Oregon Supreme Court Limits Routine Traffic Stops

 
 
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BEND, Ore. - Dec. 2, 2019 - PRLog -- When an Oregon police officer pulled a man over for failing to signal a turn and lane change, he unwittingly opened an impactful legal battle in the Oregon Supreme Court.

What started as a routine traffic stop ended in an arrest, highlighting a significant problem not only in Oregon but in the nation at large. While the man searched for his drivers' license and registration, the officer asked if he had any drugs or weapons in the vehicle and requested permission to search the car. The man, who was already struggling to keep up with the officer's questions because English was not his first language, halfheartedly agreed. The officer searched the car and found a package of methamphetamine. He arrested the man immediately.

Facing drug charges, the man claimed that the methamphetamine found by the officer was inadmissible as evidence because it was seized in a search without probable cause. A local trial court denied the request. The defendant appealed. The Court of Appeals denied the request, as well, citing the "unavoidable lull" in which the officer asked his questions. Ultimately, the defendant took the issue all the way to Oregon's Supreme Court, where his request to throw out the evidence was finally approved.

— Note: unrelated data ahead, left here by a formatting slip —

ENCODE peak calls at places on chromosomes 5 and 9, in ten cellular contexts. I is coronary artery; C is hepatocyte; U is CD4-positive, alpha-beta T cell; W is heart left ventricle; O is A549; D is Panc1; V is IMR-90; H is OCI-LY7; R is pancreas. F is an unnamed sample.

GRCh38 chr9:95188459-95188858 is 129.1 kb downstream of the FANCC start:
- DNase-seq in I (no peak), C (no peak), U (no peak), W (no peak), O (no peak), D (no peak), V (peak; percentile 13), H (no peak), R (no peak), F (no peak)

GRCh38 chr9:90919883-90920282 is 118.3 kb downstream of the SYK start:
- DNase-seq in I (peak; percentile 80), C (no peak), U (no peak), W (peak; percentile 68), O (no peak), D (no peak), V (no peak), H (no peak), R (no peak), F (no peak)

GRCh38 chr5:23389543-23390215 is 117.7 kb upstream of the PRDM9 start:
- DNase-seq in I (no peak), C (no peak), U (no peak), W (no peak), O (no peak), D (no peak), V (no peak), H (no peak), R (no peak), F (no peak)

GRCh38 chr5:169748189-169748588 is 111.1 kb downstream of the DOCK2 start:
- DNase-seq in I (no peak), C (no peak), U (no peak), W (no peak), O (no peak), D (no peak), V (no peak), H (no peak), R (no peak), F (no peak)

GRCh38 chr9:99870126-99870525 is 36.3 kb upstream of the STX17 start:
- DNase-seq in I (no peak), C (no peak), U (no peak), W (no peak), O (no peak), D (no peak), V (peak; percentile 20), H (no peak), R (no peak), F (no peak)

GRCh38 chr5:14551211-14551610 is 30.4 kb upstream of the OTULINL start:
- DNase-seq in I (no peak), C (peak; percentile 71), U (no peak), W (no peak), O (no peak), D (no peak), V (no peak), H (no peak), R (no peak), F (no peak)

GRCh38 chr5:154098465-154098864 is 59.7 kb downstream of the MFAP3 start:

In a 26-page long opinion (https://cases.justia.com/oregon/supreme-court/2019-s06611...), members of the Oregon Supreme Court discussed legal precedents and constitutional rights. Their final ruling will require police officers to stick to questions that are "reasonably related" to their future traffic stops. This means officers will no longer be able to search for a more serious offense, nor scout a driver's car for illegal guns or drugs.

Across the state, law enforcement agencies have started to respond, reviewing the ruling and creating and enacting new rules and instructions for officers. Departments across Oregon are also emphasizing that officers may still investigate more serious infractions, assuming there's a reasonable cause.

Sgt. Danny DiPetrio explains:

"If a deputy pulls someone over for a traffic violation, walks up, smells the odor of alcohol and sees blood shot eyes, poor coordination in their hands, that would establish reasonable suspicion for a DUI. Then they can inquire about that crime."

For drivers, this change is significant. Civil rights advocates suggest the ruling will protect people of color, who are randomly searched almost twice as much (https://www.opb.org/news/article/oregon-supreme-court-ban...) as white drivers during routine traffic stops.

The Supreme Court Decision presents an equal new reality to all drivers: if you are pulled over for a traffic infraction, the worst thing that will happen to you is a ticket – not an arrest.

For more information about your rights in the wake of this Supreme Court decision, consult the attorneys at Baxter Harder, LLC. They can be reached at (541) 238-9210 or online (https://www.baxterharder.com/contact-us/) at baxterharder.com.
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